Donn said...

I covered this issue several years ago in an article on the etymology of the word atheism. The thing that led me to write the article was constantly running up against atheists that used the "lack of belief" dodge during debates.

You can read the article here.

KESS said...

I really enjoy your site, it's always full of insightful information and does a good job of presenting both sides of the issues accurately. It's because of honest presentations like yours that I'm a Christian today.

Donn said...


Wow....I am honored by your comments! Thank you so very much.

IlĂ­on said...

Matko: "There is no such thing as "weak atheism". Atheism is the belief that that God doesn't exist. What everybody calls lack of belief is agnosticism."

And agnosticism is almost always an intellectually dishonest ploy to be an atheist in practice without ever troubling to examine the foundations ... while also asserting that no one else may examine them.

frances said...

Response here:

MCPlanck said...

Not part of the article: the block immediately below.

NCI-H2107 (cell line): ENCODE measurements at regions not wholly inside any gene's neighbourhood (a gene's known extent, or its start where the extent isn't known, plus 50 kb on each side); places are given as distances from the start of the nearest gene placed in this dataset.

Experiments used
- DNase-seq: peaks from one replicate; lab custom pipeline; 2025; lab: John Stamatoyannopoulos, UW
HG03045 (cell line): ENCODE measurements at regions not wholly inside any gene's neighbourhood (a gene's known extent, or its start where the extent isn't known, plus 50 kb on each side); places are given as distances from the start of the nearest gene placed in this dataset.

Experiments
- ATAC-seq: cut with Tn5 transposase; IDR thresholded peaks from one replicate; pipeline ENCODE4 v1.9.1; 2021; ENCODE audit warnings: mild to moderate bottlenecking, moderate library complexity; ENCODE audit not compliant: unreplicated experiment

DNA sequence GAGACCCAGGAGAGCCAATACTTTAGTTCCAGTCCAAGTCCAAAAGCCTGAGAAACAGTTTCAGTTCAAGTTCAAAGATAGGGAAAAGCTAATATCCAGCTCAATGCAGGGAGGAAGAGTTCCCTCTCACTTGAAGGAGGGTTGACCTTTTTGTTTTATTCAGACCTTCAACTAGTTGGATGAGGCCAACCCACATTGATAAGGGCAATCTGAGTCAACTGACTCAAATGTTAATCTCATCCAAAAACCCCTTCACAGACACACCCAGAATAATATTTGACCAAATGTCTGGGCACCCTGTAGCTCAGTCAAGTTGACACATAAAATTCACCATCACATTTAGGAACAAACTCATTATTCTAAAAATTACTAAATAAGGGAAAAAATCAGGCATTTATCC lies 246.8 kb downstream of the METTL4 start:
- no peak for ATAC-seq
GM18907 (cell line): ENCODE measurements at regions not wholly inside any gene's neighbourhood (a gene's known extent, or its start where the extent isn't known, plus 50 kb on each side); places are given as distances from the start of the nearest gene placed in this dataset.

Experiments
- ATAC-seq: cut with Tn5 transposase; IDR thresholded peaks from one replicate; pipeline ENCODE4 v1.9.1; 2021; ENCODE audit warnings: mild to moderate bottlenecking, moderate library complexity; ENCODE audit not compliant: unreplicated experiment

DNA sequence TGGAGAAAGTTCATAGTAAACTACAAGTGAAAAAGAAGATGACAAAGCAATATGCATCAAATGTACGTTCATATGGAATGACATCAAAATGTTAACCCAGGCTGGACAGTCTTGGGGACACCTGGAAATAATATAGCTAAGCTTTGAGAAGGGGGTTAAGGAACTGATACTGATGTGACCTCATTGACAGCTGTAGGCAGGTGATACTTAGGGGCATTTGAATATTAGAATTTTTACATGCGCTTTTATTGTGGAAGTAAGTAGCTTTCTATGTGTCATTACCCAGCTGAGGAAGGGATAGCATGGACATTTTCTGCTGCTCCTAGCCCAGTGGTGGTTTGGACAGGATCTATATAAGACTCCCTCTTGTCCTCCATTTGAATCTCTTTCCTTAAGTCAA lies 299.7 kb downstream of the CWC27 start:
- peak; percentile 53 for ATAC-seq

I am thinking of an imaginary creature right now. It's so new, I haven't even given it a name yet.

Do you actively disbelieve in it? Or do you merely lack a belief in this entity which I have not yet named? What about an entity I am going to make up tomorrow?

If lacking a belief is the same as active disbelief, you must possess an infinite number of active disbelieves.

Given that the definition of God is often so slippery as to be akin to an unnamed imaginary creature I haven't finished making up, you can see why atheists often resort to this position.

I do not actively disbelieve in whatever entity you are about to define. I simply lack belief (or for that matter knowledge) of it. The point of this position is really just to force the theist to define precisely what he is talking about.

However, I completely agree that an agnostic is merely an atheist that wants to avoid an argument. The agnostic also lacks belief and is pragmatically indistinguishable from the atheist. One could say that agnostics are making a statement about the likelihood of someone presenting convincing evidence (i.e. 0%), but your average atheist is pretty equally certain that you can't present evidence of God, so even that's a wash.